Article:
California teacher evaluation bill abandoned by lawmakers

Former Assembly Speaker Fabian Nuñez meets with the family of Assemblyman Felipe Fuentes (D-Sylmar) in 2007. After having revived the teacher evaluation bill in the last few weeks, Fuentes, second from left, said: “I could not in good conscience allow the proposed amendments to be voted on without a full public hearing. I believe this issue is too important to be decided at the last minute and in the dark of night.”
(Rich Pedroncelli / Associated Press)

Education advocates Friday hailed the eleventh-hour defeat of controversial efforts to rewrite state rules on teacher evaluations that they said would have weakened initiatives in Los Angeles and elsewhere to improve the quality of public school instructors.

Assemblyman Felipe Fuentes (D-Sylmar) had revived a long-dormant bill, AB 5, in the last few weeks of the legislative session to push forward his plan for a statewide uniform teacher evaluation system featuring more performance reviews, classroom observations, training of evaluators and public input into the review process.

But the bill, supported by the powerful California Teachers Assn., attracted a firestorm of criticism over the costs to financially strapped districts and the requirement to negotiate with unions every element of evaluations, including the use of state standardized test scores. Teachers unions have vociferously argued that test scores are too unreliable for use in key personnel decisions.

As opposition grew — more than 45 education, parent, civil rights and business organizations fought the bill — Fuentes announced Thursday, the eve of the legislative session’s final day, that he would abandon his efforts. The legislator said there was not enough time for a public hearing on the flurry of last-minute changes proposed to address the widespread concerns.

“After working on this bill in a transparent and collaborative manner for more than two years, I could not in good conscience allow the proposed amendments to be voted on without a full public hearing,” he said in a statement. “I believe this issue is too important to be decided at the last minute and in the dark of night.”


Bill Lucia of EdVoice, a Sacramento-based educational advocacy group that helped spearhead opposition efforts, said the bill had started out with good intentions. But changes, including the elimination of requirements to use state standardized test scores in evaluations and the lack of adequate funding, would have set back efforts in Los Angeles and elsewhere to develop a strong teacher evaluation system, he said.

The Los Angeles Unified School District has launched a voluntary evaluation program that uses state test scores as one measure of teacher effectiveness. Supt. John Deasy had said that the legislation would virtually end those efforts because the district would probably not be able to win agreement over it with United Teachers Los Angeles. The union is urging teachers not to participate in the program.

“This is a win for kids in Los Angeles and all over California,” Lucia said of the measure’s defeat. “This bill would have eliminated basic accountability for teachers and principals, and this would have been a major step backwards.”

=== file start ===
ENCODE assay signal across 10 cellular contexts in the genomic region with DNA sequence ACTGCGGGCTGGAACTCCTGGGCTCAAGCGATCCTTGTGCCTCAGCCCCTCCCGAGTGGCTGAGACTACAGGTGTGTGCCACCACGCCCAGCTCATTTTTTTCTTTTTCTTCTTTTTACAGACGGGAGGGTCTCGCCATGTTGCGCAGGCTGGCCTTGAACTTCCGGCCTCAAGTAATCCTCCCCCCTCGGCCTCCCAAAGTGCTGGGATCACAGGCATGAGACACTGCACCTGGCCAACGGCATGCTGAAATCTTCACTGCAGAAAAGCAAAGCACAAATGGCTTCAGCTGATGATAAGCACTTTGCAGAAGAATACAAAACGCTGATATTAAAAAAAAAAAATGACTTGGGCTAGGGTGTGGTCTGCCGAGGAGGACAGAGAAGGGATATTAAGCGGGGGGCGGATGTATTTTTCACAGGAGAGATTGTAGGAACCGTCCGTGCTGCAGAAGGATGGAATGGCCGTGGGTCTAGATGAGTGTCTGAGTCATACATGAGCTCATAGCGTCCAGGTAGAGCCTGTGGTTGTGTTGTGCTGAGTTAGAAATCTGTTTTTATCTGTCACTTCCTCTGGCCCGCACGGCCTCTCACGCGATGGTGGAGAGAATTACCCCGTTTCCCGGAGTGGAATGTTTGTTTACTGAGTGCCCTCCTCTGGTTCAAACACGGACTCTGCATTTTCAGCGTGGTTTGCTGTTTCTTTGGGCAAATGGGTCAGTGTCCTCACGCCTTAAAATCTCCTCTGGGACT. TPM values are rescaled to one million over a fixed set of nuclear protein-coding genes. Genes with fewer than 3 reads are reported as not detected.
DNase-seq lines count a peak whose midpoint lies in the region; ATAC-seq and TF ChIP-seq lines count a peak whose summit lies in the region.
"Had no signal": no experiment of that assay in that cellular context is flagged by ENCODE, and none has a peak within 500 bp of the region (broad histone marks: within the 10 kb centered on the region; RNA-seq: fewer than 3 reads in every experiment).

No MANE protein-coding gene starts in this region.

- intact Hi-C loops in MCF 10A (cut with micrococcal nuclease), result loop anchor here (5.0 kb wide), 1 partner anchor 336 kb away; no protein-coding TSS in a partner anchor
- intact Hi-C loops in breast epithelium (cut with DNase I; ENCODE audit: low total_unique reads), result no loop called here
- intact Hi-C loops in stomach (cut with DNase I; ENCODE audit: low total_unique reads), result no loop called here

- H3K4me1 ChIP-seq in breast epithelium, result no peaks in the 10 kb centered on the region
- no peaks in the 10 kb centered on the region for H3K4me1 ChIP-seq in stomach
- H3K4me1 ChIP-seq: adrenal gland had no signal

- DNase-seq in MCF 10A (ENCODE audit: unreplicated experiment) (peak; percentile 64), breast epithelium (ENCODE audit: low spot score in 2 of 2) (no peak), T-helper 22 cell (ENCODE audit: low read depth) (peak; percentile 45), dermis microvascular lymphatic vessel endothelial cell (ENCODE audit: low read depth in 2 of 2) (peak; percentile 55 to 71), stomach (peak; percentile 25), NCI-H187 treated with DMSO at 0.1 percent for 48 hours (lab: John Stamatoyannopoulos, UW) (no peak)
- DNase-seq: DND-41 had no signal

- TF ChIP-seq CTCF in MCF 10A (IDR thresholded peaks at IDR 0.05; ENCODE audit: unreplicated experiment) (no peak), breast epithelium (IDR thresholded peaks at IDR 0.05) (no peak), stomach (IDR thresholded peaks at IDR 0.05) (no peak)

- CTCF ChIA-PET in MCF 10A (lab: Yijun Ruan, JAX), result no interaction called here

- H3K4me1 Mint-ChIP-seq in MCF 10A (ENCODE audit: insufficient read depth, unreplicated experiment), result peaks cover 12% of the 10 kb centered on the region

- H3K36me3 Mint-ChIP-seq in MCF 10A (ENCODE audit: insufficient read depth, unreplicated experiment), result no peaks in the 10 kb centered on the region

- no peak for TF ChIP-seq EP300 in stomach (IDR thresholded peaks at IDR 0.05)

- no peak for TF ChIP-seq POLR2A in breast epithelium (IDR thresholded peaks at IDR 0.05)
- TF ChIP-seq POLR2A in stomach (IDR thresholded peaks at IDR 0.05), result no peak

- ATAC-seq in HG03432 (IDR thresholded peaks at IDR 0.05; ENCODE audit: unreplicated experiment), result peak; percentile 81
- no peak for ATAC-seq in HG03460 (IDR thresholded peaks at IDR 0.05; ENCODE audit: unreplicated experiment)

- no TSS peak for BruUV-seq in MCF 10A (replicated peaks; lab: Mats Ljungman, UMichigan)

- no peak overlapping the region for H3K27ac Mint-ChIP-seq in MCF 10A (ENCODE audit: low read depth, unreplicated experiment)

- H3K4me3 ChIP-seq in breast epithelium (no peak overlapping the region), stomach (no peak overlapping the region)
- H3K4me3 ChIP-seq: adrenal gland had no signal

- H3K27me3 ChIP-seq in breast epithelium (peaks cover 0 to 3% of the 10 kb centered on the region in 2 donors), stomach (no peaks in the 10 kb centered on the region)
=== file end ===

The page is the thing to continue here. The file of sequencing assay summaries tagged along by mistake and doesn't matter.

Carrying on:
CTA President Dean Vogel said the union was disappointed in the bill’s failure but would attempt to revive it in the next legislative session. He said the measure would have laid out clear state guidelines to help teachers improve their practice — the point, he said, of evaluations.

The bill was an “opportunity to get beyond the simple test score debate and to develop meaningful teacher assessments based on multiple measures of accountability,” he said in a statement. He added that criticism over the bill’s collective bargaining requirements was misguided, because teacher input was critical to crafting a fair and comprehensive review system.

Growing unease with the bill was evident at a Senate education committee hearing Wednesday. Although lawmakers said they agreed the current system needed improvement, they told Fuentes they were concerned about the myriad questions raised and the breadth of opposition.

State Sen. Alan Lowenthal (D-Long Beach), for instance, said he wanted the bill to contain clearer language ensuring the use of student test scores in teacher reviews.

“I, as a legislator, need to be assured that we end up with a robust evaluation system that really does take into effect student progress,” he said.

Committee members offered several proposals, including a six-year “sunset” provision and an evaluation after five years to review the success or failure of the new system. Other suggestions included adding a clear requirement to use state standardized test scores in evaluations.

In the end, however, lawmakers ran out of time.

Laura Preston with the Assn. of California School Administrators said concerns had grown in the Capitol over the noisy divide between teachers unions and other educational organizations that could impede efforts to pass Proposition 30, the November ballot initiative backed by Gov. Jerry Brown.

On Friday, she called on education groups to shift their focus from the bitter battle over AB 5 to a united campaign for Proposition 30, which would raise taxes to provide money for schools.

“Here we are unified in support of Prop. 30, yet you have us fighting over AB 5 — that sends mixed messages to voters,” she said. “Let’s move forward to secure passage of Prop. 30.”